Comparison of vitamin E, L-carnitine and melatonin in ameliorating carbon tetrachloride and diabetes induced hepatic oxidative stress
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This study aimed to investigate whether treatments with vitamin E, L-carnitine and melatonin can protect against CCl4 and diabetes-induced hepatic oxidative stress. Hepatic oxidative stress was performed in rats through 50% v/v carbon tetrachloride (CCl4) (1 ml/kg/3days, i.p.), and through diabetes mellitus induced by streptozotocin (STZ) (40 mg/kg, i.p.). Vitamin E (100 mg/kg/day, i.p), L-carnitine (300 mg/kg/day, i.p.) and melatonin (10 mg/kg/day, i.p.) were injected for a period of 6 weeks. Thereafter, changes in serum glucose level, liver function tests, hepatic malondialdehyde (MDA) content, hepatic reduced glutathione (GSH) content, hepatic superoxide dismutase (SOD) activity, and serum total antioxidant capacity (TAC) level were evaluated. In CCl4-induced liver fibrosis, the efficacy order was melatonin > L-carnitine > vitamin E, while in STZ-induced diabetes, the efficacy order was vitamin E ≥ melatonin > L-carnitine. In conclusion, these data indicate that low dose of melatonin is more effective than high doses of vitamin E and L-carnitine in reducing hepatic oxidative stress induced by CCl4 and diabetes. Moreover, the potent effect of vitamin E in ameliorating diabetes can be linked not only to the antioxidant actions, but also to the superior effect in reducing diabetes-induced hyperglycaemia. Meanwhile, potency of L-carnitine was nearly the same in CCl4 and diabetes-induced liver damage.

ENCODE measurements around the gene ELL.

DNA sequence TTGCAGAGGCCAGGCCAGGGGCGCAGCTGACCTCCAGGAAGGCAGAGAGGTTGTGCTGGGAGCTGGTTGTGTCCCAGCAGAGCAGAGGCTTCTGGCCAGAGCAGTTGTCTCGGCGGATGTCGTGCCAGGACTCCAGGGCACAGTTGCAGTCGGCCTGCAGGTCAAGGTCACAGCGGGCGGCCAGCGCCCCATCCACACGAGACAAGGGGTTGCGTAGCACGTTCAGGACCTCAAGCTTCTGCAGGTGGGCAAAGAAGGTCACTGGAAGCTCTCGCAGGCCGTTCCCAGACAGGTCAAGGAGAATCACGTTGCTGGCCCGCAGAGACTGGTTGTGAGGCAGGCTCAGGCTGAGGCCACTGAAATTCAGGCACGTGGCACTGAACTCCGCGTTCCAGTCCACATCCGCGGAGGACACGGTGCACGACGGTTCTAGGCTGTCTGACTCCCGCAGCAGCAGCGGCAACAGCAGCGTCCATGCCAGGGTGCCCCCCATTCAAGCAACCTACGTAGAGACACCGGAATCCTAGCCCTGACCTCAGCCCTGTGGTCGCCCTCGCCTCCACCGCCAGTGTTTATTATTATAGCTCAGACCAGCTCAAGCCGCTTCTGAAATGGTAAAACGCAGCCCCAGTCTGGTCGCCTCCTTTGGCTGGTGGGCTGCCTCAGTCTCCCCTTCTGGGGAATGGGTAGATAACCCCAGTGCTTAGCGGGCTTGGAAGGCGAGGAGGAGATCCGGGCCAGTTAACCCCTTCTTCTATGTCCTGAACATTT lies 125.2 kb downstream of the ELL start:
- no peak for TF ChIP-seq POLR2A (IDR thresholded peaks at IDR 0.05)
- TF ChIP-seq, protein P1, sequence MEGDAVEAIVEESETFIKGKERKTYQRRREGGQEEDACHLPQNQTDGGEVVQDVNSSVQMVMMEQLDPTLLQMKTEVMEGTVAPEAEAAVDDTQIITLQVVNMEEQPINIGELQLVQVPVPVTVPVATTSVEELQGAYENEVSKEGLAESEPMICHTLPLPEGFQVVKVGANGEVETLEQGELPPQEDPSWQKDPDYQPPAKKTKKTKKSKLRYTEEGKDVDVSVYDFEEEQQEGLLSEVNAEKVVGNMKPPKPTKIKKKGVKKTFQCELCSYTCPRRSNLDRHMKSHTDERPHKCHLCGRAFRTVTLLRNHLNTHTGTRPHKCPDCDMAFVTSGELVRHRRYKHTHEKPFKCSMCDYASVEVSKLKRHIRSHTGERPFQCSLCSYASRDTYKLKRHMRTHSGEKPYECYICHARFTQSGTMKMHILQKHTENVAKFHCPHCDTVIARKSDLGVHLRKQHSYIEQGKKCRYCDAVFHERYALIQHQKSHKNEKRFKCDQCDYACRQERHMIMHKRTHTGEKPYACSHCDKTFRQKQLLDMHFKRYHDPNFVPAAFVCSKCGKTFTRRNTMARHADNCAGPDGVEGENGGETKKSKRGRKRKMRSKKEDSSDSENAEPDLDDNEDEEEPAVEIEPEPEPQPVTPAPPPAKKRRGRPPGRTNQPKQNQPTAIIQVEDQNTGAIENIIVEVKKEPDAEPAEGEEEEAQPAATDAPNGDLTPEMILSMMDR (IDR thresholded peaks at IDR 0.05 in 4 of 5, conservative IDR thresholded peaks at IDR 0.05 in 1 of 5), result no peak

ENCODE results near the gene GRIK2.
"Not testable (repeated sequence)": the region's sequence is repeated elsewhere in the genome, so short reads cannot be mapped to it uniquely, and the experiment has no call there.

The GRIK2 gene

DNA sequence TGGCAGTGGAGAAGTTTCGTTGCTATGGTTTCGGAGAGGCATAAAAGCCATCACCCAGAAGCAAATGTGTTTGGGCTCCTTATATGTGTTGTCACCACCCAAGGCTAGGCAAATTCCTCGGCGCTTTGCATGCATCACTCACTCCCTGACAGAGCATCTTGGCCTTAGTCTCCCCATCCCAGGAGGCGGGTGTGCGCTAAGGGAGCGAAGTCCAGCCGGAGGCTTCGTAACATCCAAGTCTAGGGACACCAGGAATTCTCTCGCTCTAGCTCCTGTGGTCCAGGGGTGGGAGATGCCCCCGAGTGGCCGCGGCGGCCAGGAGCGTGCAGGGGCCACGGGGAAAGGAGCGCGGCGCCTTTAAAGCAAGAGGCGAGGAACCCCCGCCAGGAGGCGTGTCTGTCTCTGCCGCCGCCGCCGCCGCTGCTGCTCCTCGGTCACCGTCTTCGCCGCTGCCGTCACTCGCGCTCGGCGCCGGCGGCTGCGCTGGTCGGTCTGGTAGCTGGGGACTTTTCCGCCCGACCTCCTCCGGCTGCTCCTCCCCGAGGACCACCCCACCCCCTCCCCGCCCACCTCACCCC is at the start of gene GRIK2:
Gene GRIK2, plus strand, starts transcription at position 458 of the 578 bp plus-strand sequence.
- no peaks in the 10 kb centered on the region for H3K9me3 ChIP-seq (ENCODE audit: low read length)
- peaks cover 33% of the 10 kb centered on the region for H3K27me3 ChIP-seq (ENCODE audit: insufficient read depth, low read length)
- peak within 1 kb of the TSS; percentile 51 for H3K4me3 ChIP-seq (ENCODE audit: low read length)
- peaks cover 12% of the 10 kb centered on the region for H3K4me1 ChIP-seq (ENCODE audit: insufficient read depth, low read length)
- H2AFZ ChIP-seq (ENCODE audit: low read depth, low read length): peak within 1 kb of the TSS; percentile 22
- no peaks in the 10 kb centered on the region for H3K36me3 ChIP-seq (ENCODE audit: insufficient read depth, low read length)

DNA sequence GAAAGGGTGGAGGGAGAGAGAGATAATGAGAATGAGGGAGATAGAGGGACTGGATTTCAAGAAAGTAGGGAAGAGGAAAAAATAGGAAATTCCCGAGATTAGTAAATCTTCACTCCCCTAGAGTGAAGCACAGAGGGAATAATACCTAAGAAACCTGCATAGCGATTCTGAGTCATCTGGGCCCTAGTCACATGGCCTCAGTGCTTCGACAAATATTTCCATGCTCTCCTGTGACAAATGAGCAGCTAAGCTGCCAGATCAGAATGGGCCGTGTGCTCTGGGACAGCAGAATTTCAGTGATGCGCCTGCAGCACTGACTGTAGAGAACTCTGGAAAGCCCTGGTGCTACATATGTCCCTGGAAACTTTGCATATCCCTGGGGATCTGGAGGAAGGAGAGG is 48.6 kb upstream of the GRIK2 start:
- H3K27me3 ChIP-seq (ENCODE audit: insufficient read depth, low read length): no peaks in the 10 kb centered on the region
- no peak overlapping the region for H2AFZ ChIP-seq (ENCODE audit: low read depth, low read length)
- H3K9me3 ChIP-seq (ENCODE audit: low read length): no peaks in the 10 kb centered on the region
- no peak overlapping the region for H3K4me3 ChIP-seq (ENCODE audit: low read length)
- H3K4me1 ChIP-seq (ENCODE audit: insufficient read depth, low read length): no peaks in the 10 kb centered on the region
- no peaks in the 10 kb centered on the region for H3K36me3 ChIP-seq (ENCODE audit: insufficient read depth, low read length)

Key wordsVitamin E L-carnitine Melatonin Carbon tetrachloride Diabetes
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